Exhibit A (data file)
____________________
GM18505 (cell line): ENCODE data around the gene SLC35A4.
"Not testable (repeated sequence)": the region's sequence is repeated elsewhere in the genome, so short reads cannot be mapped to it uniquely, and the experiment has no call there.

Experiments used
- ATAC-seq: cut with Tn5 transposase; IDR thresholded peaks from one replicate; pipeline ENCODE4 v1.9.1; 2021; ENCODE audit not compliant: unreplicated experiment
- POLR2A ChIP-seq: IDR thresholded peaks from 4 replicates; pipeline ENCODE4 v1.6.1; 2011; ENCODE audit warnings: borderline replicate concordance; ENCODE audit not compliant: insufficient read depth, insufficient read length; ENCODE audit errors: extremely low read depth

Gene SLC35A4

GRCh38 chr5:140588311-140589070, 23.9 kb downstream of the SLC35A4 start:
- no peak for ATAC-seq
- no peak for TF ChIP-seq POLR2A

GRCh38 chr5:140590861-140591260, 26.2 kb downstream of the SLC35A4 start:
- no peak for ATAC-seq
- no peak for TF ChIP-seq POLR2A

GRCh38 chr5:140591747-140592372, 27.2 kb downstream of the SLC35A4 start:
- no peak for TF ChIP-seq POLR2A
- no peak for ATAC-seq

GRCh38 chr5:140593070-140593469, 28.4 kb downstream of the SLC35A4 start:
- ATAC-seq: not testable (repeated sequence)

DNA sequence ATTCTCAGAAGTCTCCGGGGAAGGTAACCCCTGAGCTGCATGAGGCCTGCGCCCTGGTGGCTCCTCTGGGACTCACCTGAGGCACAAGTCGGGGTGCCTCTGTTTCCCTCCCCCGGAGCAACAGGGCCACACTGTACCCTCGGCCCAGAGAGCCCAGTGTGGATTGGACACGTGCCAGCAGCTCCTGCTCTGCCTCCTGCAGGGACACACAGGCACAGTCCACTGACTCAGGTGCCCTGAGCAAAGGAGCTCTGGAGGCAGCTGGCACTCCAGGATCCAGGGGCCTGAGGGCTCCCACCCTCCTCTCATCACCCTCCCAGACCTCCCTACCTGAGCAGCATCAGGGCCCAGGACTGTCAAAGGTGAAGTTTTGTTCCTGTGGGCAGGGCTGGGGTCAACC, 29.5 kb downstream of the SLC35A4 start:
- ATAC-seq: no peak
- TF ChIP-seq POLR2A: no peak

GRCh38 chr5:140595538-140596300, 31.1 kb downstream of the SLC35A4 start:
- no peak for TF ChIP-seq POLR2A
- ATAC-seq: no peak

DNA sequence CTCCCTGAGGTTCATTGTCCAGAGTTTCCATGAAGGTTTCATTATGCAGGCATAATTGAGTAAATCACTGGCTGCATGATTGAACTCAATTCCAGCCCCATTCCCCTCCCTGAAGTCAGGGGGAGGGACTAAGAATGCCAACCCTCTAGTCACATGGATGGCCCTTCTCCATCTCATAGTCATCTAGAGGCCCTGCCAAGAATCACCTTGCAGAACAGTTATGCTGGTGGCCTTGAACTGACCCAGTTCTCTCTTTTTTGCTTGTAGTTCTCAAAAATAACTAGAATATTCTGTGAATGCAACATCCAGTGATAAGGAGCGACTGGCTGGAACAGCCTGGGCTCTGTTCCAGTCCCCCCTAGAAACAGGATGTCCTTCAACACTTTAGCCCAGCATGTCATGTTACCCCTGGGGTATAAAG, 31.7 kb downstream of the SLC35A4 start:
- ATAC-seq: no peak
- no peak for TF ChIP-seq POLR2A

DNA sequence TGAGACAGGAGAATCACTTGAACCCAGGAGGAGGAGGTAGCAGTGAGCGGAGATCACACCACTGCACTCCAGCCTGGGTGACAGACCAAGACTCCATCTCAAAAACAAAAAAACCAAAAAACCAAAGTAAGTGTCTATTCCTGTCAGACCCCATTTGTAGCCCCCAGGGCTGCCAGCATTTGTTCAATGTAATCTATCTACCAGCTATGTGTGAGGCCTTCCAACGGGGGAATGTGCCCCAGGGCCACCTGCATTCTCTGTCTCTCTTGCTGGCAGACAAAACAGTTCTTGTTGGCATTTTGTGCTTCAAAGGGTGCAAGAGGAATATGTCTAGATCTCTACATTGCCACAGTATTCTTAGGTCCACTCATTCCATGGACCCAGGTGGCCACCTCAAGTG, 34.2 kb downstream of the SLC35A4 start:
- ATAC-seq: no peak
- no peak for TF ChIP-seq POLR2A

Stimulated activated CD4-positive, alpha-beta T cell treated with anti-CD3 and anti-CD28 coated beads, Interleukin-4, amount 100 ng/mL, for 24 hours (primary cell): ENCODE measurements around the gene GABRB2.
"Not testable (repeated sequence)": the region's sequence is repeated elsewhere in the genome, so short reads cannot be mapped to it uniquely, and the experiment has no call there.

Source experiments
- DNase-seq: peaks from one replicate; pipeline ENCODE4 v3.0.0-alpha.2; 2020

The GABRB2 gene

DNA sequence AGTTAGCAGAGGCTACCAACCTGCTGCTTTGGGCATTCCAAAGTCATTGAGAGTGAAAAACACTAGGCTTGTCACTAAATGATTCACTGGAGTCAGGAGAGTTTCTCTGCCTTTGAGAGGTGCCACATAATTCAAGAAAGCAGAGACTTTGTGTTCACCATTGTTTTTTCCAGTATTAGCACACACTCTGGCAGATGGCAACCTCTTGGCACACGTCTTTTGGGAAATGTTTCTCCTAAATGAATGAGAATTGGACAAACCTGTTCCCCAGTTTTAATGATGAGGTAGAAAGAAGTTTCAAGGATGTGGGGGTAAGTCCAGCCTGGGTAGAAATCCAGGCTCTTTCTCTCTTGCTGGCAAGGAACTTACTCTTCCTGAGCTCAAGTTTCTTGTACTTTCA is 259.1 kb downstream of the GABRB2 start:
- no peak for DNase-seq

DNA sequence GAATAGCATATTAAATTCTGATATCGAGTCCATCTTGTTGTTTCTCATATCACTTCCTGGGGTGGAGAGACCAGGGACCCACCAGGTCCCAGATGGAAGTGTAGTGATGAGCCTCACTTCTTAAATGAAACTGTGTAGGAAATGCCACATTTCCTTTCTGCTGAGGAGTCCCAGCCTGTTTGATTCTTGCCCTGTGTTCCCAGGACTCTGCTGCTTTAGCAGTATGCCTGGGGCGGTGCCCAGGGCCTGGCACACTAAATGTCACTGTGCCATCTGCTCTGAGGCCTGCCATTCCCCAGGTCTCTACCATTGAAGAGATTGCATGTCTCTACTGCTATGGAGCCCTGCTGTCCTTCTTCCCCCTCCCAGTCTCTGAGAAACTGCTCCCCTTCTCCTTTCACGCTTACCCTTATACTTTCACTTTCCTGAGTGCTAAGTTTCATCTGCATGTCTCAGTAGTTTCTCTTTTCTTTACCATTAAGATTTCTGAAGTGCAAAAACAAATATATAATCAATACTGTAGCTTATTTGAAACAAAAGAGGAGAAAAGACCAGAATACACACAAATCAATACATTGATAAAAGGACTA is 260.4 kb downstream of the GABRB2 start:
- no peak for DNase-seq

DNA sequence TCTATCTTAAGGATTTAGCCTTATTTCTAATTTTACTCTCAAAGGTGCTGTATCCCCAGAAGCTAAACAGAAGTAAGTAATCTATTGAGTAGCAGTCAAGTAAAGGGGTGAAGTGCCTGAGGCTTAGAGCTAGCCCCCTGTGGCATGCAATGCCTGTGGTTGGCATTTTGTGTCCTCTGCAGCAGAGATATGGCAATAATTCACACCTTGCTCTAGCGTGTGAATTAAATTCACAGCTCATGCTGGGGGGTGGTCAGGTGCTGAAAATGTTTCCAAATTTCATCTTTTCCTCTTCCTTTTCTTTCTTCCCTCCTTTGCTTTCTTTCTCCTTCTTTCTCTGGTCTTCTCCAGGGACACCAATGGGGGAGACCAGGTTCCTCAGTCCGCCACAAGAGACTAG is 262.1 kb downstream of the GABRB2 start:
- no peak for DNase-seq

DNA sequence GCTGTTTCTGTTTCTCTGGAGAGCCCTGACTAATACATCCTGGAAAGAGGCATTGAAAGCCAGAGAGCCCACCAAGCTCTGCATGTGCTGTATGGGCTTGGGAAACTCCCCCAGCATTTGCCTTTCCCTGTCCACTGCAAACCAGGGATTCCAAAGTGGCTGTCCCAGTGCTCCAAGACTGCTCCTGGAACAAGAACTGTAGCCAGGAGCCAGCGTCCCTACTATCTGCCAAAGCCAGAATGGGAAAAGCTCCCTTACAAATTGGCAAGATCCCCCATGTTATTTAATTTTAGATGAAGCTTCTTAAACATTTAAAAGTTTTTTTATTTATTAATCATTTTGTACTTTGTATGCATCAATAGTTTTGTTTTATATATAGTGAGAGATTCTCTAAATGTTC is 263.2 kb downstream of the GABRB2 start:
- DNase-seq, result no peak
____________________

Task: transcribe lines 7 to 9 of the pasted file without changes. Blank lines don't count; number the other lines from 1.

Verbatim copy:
GRCh38 chr5:140588311-140589070, 23.9 kb downstream of the SLC35A4 start:
- no peak for ATAC-seq
- no peak for TF ChIP-seq POLR2A